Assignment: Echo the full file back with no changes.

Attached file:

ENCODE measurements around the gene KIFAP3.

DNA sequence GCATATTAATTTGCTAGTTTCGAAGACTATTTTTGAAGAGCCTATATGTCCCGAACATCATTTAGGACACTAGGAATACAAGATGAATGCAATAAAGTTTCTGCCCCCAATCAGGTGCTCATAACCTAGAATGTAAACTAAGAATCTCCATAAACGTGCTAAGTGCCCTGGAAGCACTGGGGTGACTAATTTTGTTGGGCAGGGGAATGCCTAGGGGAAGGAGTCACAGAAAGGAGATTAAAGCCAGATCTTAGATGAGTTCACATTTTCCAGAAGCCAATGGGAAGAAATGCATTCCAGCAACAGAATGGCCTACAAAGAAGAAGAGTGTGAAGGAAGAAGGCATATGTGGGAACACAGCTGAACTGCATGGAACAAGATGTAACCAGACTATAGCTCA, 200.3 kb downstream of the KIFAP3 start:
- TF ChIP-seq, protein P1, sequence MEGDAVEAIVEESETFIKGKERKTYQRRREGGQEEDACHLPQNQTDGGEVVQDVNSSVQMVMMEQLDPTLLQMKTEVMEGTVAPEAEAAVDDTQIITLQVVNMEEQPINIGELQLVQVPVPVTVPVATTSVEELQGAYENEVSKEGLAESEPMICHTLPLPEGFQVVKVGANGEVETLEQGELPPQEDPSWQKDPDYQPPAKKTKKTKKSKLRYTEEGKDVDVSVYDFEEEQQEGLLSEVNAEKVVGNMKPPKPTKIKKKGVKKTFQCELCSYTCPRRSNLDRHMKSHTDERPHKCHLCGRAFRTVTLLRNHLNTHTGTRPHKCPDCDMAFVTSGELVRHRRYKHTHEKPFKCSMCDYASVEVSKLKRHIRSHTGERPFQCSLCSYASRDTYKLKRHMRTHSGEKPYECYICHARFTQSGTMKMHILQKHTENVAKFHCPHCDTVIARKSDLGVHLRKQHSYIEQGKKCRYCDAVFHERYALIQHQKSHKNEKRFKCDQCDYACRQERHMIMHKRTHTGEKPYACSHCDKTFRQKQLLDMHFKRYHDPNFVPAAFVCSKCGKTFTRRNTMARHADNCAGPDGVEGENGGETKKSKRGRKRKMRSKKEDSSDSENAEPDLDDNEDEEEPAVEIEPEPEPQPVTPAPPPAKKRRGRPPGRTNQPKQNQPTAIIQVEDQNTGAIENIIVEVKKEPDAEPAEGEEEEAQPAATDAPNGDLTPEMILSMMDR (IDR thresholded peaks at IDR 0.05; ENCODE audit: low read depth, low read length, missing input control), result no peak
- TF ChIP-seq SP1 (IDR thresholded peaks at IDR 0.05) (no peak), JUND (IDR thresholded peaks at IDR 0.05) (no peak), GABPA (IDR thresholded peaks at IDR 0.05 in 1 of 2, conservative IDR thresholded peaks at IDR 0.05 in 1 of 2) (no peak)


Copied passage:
ENCODE measurements around the gene KIFAP3.

DNA sequence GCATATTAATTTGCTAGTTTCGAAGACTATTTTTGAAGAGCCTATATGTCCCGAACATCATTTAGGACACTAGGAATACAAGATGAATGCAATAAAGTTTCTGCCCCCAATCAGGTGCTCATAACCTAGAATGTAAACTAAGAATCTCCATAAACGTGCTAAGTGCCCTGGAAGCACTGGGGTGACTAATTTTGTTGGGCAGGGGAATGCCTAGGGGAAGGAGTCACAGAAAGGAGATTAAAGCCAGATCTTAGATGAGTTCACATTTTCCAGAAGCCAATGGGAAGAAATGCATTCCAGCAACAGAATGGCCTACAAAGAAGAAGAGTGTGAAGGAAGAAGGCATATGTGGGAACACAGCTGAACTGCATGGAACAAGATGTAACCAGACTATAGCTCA, 200.3 kb downstream of the KIFAP3 start:
- TF ChIP-seq, protein P1, sequence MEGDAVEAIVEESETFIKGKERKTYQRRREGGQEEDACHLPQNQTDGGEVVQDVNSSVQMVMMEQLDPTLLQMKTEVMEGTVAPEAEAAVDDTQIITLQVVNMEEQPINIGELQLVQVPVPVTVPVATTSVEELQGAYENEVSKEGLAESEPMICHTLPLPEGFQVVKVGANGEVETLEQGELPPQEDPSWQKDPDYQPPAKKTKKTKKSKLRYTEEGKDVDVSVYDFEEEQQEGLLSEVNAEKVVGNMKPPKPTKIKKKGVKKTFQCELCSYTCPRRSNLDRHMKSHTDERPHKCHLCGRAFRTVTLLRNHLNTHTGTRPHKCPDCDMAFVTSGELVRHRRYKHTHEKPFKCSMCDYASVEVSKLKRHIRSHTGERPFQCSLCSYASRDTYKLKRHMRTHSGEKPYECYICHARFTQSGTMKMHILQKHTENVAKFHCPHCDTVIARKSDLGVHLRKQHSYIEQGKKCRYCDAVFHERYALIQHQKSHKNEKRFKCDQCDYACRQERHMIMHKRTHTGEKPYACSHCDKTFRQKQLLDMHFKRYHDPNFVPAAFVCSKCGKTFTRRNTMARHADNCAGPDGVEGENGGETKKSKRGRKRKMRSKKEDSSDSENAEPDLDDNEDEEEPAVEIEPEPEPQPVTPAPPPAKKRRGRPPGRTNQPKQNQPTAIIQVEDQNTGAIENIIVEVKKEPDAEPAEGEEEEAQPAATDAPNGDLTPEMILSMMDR (IDR thresholded peaks at IDR 0.05; ENCODE audit: low read depth, low read length, missing input control), result no peak
- TF ChIP-seq SP1 (IDR thresholded peaks at IDR 0.05) (no peak), JUND (IDR thresholded peaks at IDR 0.05) (no peak), GABPA (IDR thresholded peaks at IDR 0.05 in 1 of 2, conservative IDR thresholded peaks at IDR 0.05 in 1 of 2) (no peak)